We often find ourselves stuck in a situation where we can’t seem to let go of an upsetting or frustrating event. We catch ourselves becoming distracted during the day when ruminating about these events, which removes us from the present moment and robs of us our ability to enjoy what is right in front of us. So why do we keep our minds stuck on these moments? Sometimes we think that if we let something go, we’re saying that we’re okay with what happened. The truth is that letting go simply allows you to live more freely regardless of what’s happened. Research supports this notion that accepting our situation as it is, and letting go of negative experiences in our mind, allows us to feel more connected and present in our daily life (Ciarrochi, Bilich, & Godsel, 2010). The following article explores this notion further and highlights why it’s so helpful to sometimes let go of that which is no longer serving us: The Cost of Holding On.
I often find myself caught up in thoughts about “I’ll be happy when…”. The following article highlights that the search for happiness prevents us from being in the present moment, and can leave us stuck in a cycle of always looking ahead for what will make us happy in the future. We also tend to believe that one thing will bring us happiness, but once we achieve it, we realize that the joy is fleeting and we’re already onto the next thing. This phenomenon is further explored in the following article, which is based on research that highlights the difficulty of our never-ending search for happiness: Why You Shouldn't Want to Always Be Happy.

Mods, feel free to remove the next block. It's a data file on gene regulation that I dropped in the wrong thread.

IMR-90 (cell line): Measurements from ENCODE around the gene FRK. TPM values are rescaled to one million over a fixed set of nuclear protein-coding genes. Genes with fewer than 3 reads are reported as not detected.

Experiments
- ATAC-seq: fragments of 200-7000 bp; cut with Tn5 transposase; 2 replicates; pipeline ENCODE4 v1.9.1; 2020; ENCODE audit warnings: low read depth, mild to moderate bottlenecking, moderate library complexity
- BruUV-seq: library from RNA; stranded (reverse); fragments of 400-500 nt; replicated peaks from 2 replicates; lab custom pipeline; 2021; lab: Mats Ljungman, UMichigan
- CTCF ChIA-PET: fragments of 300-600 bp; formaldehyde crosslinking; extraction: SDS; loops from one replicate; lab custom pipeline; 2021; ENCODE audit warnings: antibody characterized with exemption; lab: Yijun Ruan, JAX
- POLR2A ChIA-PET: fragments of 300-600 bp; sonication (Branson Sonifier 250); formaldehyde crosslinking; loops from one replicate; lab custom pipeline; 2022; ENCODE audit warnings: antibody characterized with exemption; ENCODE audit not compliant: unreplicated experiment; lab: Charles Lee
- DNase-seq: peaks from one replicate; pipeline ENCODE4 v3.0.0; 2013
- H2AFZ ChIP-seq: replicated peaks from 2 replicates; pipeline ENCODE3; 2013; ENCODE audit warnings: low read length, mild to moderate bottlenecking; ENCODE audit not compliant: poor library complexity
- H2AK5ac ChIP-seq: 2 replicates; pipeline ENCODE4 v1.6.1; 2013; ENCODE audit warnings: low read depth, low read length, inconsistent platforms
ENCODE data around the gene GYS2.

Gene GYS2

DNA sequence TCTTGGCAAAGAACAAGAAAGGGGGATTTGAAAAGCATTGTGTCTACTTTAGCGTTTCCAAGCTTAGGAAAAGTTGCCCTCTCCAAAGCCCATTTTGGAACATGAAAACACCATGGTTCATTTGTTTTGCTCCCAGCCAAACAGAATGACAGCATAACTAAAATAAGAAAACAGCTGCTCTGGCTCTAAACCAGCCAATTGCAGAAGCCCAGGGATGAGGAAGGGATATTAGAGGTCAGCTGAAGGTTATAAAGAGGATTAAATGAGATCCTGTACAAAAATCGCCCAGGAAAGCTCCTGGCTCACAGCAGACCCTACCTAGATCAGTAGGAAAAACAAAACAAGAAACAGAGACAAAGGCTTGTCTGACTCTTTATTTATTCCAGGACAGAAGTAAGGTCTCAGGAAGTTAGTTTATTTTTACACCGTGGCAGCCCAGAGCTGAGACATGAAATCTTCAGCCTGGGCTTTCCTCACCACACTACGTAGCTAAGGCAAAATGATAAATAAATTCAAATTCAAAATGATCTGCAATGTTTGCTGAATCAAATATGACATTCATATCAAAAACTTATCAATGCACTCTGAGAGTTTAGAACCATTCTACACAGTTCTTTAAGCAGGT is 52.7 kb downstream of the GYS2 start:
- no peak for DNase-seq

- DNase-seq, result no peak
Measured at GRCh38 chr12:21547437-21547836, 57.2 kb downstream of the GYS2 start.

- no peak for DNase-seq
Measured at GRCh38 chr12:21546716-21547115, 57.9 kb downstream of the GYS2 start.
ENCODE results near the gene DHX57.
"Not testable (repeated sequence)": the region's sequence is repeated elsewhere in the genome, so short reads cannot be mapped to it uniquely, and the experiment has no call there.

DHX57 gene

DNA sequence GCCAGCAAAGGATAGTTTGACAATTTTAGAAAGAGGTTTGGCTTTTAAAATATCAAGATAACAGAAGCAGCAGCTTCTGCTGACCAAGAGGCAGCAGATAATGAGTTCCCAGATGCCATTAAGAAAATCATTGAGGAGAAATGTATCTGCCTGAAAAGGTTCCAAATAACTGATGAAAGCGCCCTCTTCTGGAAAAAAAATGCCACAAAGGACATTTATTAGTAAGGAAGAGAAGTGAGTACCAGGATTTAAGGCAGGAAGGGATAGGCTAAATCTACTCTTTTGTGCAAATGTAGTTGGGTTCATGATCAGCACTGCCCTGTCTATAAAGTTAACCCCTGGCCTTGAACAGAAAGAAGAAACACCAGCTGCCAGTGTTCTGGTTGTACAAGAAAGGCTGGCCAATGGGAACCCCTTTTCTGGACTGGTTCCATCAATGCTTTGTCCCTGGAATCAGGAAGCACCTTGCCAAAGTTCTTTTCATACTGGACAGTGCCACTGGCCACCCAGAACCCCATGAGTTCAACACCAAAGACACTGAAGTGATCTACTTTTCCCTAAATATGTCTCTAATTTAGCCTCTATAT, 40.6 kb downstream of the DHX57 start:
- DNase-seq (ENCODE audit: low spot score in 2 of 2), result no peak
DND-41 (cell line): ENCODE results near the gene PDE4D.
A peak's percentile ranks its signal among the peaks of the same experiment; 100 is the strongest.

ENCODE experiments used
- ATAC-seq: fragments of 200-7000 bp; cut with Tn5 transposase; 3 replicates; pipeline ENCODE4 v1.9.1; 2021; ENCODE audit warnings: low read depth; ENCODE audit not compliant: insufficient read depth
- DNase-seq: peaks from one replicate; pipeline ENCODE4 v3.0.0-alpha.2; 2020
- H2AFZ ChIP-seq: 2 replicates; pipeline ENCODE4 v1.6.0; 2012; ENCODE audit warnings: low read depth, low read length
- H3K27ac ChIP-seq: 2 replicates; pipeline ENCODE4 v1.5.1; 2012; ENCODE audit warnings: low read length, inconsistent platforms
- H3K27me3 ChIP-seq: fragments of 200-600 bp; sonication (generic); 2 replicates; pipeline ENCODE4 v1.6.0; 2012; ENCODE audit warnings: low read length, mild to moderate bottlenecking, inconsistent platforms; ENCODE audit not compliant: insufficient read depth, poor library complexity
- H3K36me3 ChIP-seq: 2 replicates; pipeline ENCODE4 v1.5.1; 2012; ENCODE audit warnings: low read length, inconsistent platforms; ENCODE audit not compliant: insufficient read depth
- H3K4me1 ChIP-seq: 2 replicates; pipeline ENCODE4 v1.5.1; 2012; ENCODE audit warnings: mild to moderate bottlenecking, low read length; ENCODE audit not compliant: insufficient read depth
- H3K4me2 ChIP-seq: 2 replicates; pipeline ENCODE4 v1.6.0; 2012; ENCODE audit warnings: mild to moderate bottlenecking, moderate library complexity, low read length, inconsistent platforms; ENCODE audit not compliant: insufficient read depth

How should parents talk about weight with their children? Understandably, parents want their kids to be physically healthy, but it’s important to consider the mental health impact of sending the wrong message. A recent study shows that even passing comments can have a long-term negative impact on a daughter’s self-esteem (Wansink, Latimer, Pope, 2016). This article discusses the negative impact of commenting on a child’s weight, and alternatives on how to best support a healthy lifestyle for the entire family.
We all have the thought that if only we could be more outgoing, more conscientious, more organized, etc., our lives would improve. We also have the tendency to think that those desires are enough to actually lead to change. For example, if I say I’ll be more on time, in the future I’ll hopefully be more on time. However, that’s not quite how change works. Research suggests that we need concrete, attainable goals in order to see changes (Hudson & Fraley, 2015). Read on to develop a better understanding of personality and our ability to see real changes in ourselves: Can Personality Be Changed?